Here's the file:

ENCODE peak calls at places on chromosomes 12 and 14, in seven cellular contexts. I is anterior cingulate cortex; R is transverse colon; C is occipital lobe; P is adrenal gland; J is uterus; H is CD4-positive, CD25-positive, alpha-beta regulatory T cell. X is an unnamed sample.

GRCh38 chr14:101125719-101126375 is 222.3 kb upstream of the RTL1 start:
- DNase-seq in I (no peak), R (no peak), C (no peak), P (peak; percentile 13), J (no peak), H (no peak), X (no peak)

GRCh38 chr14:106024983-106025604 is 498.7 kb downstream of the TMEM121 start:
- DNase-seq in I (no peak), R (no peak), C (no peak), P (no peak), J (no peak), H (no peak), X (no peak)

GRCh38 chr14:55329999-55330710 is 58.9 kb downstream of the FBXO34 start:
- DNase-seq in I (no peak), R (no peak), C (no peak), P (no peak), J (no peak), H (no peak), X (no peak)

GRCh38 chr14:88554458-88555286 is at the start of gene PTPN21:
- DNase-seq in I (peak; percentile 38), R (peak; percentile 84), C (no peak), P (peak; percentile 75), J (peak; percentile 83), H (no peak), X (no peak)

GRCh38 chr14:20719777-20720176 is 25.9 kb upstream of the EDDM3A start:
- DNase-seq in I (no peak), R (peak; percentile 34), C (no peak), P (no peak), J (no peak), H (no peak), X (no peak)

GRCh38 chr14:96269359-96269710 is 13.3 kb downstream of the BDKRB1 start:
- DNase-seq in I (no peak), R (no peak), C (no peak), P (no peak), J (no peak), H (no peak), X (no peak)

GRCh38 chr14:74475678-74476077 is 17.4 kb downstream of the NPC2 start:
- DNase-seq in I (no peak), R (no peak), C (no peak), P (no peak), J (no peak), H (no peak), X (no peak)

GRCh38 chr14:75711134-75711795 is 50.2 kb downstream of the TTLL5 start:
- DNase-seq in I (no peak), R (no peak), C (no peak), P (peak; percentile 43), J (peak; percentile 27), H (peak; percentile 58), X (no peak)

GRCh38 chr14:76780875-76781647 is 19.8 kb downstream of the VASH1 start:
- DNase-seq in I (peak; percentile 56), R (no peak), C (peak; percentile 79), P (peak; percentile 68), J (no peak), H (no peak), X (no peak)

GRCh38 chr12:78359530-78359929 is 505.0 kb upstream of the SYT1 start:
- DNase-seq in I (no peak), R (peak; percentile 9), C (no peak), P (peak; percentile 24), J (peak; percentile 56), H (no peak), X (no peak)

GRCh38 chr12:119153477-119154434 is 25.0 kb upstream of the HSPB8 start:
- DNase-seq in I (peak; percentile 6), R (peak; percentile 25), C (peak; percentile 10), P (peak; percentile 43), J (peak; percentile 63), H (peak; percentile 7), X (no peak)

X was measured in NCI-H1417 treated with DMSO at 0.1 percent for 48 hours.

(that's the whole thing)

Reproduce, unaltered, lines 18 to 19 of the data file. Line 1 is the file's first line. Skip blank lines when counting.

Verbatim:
GRCh38 chr14:76780875-76781647 is 19.8 kb downstream of the VASH1 start:
- DNase-seq in I (peak; percentile 56), R (no peak), C (peak; percentile 79), P (peak; percentile 68), J (no peak), H (no peak), X (no peak)